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Entrepreneurs setting up their first startup may find it difficult to determine the best way to set up shop. Is it best to go with the popular lean startup method of fast-paced prototyping, experimenting, and pivoting? Or is it better to go with the more measured MIT way, calculating the viability of the market according to twenty-four key steps? But then there’s the Babson College method of moving forward with creative actions to inspire the learning journey…is that best?

How to choose?

The fact is, the “right” startup method depends on two particular factors: the nature of a business and the competitive dynamics of the market.

The Nature of Business

Depending on the industry, some businesses may require enormous capital investment. For example, in Japan, life insurance used to be a highly regulated industry. New ventures looking to enter the market required as much as $100 million of capital before launch.

Haruaki Deguchi and Daisuke Iwase launched Lifenet Insurance in 2006. They raised about $100 million before taking the company public in 2012, listing it on the Japanese stock exchange.

Deguchi and Iwase had analyzed the market deeply and logically. As a result, Lifenet identified that there was a market segment in Japan that was highly dissatisfied by the existing life insurance product. These were logical, rational consumers who wanted to decide their policy for themselves. Lifenet designed a product that fit with this unmet market need.

It made sense for Lifenet to spend long months in the planning stage before launch. During this time, the founders made significant investments in market research, as they could neither sell a prototype nor pivot their product in the highly regulated industry.

The chart below illustrates differences in startup cost, including initial investment, barrier to entry, and barrier to pivoting. If you are starting a web service, for example, you should quickly interview prospective customers, test your prototype, and launch. On the contrary, if the cost of starting up is high, then you should analyze the market and profitability more systematically (the MIT way) before taking action.

The costs of a startup depend entirely on what kind of industry you're starting in.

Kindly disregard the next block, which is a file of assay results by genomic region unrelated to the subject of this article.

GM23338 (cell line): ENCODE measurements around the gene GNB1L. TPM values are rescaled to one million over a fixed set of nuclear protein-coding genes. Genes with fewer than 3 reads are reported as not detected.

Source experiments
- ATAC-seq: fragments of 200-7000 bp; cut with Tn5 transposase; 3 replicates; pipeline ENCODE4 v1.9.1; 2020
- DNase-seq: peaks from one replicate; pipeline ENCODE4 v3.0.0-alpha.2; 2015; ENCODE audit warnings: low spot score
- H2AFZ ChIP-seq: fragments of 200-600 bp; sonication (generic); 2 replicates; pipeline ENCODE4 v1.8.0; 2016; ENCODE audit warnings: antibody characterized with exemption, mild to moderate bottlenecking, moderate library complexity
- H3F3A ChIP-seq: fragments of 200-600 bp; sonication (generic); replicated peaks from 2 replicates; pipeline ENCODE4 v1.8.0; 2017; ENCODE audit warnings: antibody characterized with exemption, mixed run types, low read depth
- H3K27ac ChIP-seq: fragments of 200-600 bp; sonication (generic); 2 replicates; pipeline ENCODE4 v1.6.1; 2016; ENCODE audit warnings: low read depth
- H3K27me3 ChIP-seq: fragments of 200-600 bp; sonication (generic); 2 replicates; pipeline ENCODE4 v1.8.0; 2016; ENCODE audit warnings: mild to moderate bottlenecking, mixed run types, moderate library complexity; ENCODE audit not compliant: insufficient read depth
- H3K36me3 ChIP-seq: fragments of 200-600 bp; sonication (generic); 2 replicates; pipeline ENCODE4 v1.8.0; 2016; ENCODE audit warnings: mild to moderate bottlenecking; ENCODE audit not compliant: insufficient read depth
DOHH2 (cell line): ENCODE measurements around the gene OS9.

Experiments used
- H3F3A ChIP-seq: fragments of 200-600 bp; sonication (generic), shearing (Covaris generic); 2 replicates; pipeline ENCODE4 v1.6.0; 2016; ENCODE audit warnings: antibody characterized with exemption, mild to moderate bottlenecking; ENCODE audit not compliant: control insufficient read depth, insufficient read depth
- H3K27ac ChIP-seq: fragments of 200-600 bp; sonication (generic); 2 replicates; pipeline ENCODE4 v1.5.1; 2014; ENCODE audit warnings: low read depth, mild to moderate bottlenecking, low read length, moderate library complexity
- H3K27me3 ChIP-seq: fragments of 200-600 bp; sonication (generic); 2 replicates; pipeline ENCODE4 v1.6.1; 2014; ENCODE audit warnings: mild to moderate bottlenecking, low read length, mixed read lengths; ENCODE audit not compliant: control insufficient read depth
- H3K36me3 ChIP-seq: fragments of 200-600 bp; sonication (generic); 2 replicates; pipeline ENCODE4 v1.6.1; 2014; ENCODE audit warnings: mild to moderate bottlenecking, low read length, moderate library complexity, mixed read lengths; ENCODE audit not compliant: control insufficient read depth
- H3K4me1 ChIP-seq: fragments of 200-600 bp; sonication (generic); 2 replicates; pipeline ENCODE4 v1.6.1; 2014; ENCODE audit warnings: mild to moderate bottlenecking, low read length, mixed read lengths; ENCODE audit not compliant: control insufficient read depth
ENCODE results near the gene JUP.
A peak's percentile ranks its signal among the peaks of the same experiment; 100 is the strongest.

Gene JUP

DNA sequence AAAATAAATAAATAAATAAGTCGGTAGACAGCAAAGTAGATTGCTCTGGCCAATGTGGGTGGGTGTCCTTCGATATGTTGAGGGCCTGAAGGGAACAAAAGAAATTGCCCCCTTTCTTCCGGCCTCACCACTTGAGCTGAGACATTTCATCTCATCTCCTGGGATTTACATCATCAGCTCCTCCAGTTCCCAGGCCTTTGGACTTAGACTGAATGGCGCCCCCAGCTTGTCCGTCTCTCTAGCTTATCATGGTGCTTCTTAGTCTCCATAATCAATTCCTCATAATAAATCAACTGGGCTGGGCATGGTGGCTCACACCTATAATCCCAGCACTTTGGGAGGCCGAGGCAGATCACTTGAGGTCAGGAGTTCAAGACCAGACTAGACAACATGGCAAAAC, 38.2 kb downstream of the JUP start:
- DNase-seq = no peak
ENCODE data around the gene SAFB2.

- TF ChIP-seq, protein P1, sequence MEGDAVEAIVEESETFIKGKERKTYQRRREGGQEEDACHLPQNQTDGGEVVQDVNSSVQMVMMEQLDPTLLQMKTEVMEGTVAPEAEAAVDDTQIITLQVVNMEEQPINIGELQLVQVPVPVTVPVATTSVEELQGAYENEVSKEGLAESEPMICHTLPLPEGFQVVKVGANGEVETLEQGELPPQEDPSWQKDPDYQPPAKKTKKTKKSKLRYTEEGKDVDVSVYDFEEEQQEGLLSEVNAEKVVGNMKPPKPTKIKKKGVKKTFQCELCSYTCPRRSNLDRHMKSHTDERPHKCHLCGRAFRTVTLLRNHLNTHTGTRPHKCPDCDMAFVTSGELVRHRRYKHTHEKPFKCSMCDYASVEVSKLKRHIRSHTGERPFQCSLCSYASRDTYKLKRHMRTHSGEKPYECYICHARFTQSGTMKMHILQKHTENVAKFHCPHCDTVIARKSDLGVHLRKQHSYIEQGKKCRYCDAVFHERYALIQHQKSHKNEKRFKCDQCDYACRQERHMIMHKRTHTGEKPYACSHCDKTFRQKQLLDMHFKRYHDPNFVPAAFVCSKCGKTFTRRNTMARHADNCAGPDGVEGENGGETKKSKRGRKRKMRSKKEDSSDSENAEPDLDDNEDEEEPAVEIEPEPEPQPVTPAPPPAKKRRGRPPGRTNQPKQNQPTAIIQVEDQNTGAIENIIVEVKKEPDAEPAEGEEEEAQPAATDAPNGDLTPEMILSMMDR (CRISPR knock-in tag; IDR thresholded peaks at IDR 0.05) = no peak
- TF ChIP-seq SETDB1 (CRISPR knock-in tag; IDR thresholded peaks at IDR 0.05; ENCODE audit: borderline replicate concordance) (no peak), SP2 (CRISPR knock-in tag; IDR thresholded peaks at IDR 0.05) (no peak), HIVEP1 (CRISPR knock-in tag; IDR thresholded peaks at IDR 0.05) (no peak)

Competitive Pressure

If you are an entrepreneur or new business development manager, you may question how much time you should spend planning your new business. Should you just start, like Babson suggests, or analyze the market more comprehensively, following the MIT way? Although we know that low-cost industries are suited to a lean start, how much planning is best before starting the cycle?

To answer that question, we need to understand the relationship between development speed and success.

I once facilitated a ten-month course on lean development at an IT company. Three months in, one of the teams presented an excellent business plan. Although the course wasn’t even half over, I encouraged that team to contact the CEO, work through all the office politics and red tape, and get the project launched. The team actually did it. Then, within two months of the launch, a large competitor entered the market. Had the training team not taken their chance, they would have lost their first-mover advantage and a valuable opportunity.

Speed and timing are deadly important in some industry sectors, often restricting the time available for analysis. In such cases, I recommend the Babson model of seizing opportunities head on with continuing efforts to understand customers, as well as profitability, along the way.

If you wait too long to launch, you will either miss the timing or be crushed by competitive pressure.

Designing the Right Startup Process for You

Depending on the nature of your business and industry, you’ll need to determine which startup process is the most suitable for you. Remember, it may not be a matter of choosing Stanford over MIT. A true master of new business development knows how to combine existing advice and how to ignore the parts that simply don’t apply. To launch your business successfully, consider the right blend of rapid build-measure-learn from the lean startup, disciplined thought from MIT, and action-driven attitude from Babson.

At some point, of course, you’ll have to just go for it—find the courage to stop planning and start your business.

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